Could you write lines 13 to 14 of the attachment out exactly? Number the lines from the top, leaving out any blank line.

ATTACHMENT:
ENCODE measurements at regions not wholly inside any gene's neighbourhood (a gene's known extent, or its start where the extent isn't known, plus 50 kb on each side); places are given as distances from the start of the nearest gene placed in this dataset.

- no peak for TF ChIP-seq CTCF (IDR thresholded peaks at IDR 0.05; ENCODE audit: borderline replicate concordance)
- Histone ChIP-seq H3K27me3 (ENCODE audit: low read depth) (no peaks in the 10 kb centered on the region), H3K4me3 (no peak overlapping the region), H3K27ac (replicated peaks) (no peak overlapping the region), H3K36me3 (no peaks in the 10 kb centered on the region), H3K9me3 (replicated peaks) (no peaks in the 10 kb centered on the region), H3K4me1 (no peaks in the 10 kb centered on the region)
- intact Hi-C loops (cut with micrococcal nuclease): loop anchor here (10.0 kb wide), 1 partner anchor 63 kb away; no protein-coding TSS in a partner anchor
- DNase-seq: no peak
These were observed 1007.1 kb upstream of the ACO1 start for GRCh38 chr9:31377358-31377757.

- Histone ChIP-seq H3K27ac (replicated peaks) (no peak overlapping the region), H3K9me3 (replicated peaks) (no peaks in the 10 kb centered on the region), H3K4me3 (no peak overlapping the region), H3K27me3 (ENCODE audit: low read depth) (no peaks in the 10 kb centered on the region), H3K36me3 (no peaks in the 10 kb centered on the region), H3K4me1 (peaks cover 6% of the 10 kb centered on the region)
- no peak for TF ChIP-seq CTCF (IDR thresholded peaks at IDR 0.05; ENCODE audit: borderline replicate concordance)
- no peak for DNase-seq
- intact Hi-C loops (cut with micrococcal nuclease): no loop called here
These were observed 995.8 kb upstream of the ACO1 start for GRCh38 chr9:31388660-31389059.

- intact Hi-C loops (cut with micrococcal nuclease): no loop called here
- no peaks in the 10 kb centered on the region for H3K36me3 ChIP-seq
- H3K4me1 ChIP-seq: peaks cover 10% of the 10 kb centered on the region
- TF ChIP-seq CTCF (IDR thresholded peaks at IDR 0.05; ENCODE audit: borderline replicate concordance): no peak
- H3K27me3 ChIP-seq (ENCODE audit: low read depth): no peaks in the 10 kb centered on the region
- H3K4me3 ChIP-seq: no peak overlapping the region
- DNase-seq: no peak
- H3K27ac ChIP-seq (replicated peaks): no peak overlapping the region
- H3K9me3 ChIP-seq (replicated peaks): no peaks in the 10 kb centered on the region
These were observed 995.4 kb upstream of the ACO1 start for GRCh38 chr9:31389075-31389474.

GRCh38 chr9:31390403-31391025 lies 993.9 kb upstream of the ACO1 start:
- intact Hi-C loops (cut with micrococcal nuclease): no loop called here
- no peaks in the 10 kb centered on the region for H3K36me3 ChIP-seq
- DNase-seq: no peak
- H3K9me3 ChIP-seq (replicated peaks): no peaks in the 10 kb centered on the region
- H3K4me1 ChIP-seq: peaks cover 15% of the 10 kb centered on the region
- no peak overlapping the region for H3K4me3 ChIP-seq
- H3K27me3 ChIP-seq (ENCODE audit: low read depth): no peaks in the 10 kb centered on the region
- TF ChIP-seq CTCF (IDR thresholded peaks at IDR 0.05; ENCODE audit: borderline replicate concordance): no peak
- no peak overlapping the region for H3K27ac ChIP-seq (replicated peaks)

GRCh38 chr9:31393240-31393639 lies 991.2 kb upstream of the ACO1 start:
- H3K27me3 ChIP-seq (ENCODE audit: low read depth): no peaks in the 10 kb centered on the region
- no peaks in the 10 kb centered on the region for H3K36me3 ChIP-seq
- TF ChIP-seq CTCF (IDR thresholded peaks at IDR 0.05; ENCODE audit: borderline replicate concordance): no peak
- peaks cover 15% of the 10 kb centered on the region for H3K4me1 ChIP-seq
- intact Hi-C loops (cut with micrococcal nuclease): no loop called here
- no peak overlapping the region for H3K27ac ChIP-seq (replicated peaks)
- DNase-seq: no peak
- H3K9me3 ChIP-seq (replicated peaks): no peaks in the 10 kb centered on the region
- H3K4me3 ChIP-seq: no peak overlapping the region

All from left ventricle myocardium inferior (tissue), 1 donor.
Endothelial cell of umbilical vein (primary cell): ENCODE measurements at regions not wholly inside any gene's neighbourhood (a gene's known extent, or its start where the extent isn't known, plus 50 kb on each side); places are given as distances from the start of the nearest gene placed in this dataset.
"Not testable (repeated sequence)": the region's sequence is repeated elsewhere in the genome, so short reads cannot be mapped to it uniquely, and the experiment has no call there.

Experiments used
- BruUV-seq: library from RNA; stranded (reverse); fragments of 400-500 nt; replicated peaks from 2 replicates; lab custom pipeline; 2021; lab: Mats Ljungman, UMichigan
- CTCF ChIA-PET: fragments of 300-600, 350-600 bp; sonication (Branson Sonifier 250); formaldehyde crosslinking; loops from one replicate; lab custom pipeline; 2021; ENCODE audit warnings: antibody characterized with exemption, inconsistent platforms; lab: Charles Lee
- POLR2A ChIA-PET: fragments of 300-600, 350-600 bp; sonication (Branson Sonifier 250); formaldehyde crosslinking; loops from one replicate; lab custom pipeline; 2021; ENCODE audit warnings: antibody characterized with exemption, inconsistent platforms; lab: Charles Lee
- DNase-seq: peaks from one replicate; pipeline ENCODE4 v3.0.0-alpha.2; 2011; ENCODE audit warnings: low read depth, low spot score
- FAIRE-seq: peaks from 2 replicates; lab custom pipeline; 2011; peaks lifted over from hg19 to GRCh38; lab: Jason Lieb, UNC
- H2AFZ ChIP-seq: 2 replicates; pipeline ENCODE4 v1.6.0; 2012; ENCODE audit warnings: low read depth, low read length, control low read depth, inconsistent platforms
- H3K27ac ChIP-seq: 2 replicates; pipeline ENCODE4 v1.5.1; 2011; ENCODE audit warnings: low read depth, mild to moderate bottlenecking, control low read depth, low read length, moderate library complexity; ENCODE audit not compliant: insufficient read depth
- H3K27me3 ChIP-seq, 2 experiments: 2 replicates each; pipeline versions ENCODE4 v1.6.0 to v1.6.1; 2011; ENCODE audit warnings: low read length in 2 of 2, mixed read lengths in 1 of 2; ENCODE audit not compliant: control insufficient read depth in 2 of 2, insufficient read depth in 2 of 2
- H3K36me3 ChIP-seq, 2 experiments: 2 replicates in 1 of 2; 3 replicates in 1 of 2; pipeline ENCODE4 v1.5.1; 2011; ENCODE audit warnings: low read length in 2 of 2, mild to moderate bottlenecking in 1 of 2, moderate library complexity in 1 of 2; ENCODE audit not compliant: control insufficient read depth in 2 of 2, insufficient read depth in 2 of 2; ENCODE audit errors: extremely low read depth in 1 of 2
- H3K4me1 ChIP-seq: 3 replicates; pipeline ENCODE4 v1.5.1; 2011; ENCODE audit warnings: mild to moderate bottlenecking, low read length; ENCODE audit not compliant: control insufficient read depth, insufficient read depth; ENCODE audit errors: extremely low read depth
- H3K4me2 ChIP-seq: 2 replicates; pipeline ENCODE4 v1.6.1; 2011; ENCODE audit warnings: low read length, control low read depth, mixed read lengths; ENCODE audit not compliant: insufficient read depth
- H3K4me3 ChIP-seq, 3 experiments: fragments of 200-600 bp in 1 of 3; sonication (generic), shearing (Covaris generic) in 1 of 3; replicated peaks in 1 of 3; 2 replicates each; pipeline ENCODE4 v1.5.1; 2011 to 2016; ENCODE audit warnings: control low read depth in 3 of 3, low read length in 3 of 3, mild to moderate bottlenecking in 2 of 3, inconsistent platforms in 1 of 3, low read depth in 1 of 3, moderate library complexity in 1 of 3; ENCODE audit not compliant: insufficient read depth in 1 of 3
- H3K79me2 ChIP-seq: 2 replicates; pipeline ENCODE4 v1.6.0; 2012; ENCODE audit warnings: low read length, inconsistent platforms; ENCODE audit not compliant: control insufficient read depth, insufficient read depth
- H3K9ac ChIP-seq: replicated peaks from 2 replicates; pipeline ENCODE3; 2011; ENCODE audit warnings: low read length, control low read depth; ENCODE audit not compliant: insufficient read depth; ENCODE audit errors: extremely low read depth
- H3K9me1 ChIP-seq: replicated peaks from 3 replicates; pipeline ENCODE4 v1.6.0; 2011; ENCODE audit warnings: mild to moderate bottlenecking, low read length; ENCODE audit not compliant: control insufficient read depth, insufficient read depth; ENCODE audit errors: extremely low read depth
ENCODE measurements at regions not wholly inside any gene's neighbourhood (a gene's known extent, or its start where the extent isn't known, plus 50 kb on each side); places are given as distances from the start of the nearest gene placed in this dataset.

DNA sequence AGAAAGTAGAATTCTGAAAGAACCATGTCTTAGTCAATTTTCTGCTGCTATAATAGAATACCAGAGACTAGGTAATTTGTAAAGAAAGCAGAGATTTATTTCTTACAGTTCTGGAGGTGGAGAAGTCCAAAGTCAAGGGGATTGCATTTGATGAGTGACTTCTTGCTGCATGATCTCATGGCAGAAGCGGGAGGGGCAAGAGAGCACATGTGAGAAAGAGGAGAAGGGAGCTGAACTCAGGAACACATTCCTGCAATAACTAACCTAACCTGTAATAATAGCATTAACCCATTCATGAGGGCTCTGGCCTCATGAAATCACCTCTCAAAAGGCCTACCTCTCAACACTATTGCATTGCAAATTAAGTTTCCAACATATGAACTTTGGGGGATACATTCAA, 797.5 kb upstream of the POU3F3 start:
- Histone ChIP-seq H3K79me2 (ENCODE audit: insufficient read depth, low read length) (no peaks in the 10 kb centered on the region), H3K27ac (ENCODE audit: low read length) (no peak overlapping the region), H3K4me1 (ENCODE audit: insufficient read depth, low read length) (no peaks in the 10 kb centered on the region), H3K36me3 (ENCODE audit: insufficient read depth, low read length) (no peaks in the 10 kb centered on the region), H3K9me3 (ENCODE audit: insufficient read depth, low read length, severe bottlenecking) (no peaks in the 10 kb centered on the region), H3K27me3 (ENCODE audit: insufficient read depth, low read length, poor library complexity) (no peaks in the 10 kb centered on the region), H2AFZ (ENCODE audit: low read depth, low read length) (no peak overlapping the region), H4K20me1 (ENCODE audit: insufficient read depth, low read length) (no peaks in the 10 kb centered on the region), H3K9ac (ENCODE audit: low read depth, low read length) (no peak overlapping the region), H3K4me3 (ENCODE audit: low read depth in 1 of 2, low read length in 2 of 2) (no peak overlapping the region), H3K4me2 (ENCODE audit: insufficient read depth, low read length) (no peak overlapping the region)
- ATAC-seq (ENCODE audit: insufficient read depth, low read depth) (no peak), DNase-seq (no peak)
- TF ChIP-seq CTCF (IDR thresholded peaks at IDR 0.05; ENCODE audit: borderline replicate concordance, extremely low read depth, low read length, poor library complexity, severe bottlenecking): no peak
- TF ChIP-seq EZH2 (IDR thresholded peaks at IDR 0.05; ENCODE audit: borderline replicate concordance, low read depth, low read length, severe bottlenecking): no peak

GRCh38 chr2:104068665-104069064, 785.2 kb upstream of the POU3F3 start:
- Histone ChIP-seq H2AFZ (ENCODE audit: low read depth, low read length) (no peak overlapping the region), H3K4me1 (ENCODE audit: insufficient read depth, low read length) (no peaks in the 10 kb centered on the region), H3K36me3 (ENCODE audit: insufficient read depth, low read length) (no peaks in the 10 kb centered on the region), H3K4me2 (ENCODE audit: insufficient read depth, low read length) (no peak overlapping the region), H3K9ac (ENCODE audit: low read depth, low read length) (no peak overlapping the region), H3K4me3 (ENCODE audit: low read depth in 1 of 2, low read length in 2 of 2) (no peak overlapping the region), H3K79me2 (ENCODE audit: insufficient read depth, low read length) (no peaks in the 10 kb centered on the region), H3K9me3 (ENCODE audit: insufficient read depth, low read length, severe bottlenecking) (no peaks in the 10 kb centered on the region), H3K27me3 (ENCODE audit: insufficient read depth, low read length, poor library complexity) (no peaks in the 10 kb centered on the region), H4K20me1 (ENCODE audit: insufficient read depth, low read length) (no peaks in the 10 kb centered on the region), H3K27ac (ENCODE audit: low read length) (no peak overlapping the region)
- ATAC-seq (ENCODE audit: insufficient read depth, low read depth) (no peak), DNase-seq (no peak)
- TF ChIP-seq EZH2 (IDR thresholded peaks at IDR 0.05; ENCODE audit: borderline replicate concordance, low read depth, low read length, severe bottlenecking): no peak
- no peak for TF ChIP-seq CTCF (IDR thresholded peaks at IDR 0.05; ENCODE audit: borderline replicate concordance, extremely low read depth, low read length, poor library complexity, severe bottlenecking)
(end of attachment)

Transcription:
- no peaks in the 10 kb centered on the region for H3K36me3 ChIP-seq
- H3K4me1 ChIP-seq: peaks cover 10% of the 10 kb centered on the region